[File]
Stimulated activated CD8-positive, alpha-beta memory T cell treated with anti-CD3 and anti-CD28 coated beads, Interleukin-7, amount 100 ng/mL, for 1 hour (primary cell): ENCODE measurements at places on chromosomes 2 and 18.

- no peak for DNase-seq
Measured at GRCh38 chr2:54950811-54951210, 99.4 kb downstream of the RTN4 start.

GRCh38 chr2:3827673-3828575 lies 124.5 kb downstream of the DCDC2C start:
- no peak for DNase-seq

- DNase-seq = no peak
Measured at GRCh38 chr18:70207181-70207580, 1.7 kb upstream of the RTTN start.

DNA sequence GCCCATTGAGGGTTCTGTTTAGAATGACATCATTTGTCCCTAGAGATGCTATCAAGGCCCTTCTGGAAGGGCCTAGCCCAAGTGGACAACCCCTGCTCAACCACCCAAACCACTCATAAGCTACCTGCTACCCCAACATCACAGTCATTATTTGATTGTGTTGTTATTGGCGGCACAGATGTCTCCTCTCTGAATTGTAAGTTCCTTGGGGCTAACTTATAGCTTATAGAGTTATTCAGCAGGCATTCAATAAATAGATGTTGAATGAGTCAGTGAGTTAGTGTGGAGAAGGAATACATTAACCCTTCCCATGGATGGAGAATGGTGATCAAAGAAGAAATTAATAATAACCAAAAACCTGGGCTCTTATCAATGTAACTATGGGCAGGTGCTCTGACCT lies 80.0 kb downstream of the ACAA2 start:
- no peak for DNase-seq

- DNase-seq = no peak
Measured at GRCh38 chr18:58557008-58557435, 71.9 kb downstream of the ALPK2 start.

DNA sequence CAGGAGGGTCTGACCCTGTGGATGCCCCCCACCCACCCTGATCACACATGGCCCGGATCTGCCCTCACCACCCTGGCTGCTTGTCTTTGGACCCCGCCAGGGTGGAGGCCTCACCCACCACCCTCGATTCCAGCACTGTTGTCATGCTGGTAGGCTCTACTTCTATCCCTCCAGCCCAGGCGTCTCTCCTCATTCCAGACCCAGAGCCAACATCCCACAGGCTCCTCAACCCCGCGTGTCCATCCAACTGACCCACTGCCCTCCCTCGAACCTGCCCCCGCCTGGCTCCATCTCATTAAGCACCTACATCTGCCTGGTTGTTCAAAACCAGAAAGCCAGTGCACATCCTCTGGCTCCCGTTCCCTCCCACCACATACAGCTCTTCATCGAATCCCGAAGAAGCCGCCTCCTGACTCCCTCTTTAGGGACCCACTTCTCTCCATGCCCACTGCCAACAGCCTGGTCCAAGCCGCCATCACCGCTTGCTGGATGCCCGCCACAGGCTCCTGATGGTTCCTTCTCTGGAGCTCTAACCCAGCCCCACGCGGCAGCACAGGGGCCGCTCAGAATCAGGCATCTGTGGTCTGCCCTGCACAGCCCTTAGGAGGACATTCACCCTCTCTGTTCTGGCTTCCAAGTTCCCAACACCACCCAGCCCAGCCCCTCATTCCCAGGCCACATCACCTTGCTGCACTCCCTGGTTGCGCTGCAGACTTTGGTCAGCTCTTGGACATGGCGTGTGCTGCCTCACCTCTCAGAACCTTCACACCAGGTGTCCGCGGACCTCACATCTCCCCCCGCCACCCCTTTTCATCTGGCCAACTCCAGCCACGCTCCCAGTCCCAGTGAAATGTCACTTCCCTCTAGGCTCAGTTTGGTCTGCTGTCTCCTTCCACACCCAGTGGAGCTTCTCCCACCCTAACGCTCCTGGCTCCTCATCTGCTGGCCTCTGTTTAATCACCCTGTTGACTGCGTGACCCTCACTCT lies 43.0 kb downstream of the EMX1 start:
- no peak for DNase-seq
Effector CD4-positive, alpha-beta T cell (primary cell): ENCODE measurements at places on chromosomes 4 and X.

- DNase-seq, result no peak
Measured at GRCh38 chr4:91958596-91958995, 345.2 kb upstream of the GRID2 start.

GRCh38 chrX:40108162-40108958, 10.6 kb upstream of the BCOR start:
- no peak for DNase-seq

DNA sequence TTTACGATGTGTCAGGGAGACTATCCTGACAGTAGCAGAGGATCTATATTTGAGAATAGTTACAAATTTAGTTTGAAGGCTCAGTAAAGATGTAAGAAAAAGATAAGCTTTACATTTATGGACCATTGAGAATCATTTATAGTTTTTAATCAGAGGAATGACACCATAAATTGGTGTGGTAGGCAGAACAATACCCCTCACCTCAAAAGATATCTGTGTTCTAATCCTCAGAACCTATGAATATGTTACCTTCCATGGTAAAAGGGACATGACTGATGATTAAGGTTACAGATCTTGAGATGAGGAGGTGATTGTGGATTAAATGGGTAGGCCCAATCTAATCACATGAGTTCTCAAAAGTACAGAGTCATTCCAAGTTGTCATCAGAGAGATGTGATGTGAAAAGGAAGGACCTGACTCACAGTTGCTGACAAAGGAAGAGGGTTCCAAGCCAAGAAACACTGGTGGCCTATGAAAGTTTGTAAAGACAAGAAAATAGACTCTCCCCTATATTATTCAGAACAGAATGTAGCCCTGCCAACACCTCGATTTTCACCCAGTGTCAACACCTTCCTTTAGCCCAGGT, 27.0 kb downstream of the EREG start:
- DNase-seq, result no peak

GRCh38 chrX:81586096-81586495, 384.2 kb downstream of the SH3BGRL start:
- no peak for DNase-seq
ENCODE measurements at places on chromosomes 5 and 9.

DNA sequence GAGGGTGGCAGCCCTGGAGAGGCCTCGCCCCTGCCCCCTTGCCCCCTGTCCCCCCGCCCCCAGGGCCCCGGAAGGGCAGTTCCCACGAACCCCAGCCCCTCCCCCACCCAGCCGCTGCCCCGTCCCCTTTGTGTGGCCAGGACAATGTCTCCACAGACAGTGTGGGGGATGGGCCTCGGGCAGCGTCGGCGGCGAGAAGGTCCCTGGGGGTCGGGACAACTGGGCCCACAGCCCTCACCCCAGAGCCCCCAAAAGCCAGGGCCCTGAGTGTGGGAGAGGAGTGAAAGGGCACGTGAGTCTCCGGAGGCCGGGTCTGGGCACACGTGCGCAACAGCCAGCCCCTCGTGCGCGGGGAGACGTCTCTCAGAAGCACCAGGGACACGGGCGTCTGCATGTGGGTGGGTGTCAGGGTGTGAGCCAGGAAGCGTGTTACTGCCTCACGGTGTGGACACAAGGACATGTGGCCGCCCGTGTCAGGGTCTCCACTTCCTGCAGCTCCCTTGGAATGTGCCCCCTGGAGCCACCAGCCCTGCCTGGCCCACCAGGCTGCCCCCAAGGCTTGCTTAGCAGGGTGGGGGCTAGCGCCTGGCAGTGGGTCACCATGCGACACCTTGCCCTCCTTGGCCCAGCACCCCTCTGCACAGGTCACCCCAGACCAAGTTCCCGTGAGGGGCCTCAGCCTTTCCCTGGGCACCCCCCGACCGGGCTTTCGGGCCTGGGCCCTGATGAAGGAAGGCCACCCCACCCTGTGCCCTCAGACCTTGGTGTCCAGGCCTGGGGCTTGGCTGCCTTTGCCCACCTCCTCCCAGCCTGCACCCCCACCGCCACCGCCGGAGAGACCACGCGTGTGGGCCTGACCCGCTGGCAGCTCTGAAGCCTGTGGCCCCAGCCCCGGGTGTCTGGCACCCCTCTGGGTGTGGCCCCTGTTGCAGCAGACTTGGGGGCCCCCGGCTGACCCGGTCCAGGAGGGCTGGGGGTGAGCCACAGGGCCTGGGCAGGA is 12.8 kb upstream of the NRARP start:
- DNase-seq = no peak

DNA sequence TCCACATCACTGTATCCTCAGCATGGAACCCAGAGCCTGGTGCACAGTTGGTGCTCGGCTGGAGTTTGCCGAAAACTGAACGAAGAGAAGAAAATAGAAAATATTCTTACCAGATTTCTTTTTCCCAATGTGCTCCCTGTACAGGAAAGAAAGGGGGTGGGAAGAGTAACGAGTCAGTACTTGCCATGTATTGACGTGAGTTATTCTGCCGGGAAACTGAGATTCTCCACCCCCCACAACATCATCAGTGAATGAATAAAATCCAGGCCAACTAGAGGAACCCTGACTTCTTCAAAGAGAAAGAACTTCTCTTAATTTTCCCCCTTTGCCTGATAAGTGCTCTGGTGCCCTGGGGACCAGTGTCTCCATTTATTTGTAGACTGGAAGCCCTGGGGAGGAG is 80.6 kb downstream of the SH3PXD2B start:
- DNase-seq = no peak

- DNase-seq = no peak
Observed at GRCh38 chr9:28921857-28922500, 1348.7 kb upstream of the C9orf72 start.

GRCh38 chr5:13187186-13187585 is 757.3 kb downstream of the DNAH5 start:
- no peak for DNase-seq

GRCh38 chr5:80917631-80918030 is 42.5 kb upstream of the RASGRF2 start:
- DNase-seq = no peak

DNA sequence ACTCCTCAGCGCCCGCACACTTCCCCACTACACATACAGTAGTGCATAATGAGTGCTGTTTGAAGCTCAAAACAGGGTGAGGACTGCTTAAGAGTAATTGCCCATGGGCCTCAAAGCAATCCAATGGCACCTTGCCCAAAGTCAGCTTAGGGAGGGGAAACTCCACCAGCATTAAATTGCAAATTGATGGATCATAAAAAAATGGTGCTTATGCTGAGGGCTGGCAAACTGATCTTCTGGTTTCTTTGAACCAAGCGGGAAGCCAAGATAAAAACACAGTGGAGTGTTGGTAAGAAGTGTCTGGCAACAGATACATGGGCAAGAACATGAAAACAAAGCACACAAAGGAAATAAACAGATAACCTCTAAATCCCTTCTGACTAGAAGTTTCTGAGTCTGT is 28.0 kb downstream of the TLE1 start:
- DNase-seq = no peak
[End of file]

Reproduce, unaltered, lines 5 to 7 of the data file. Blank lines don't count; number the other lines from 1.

- no peak for DNase-seq

- DNase-seq = no peak
Measured at GRCh38 chr18:70207181-70207580, 1.7 kb upstream of the RTTN start.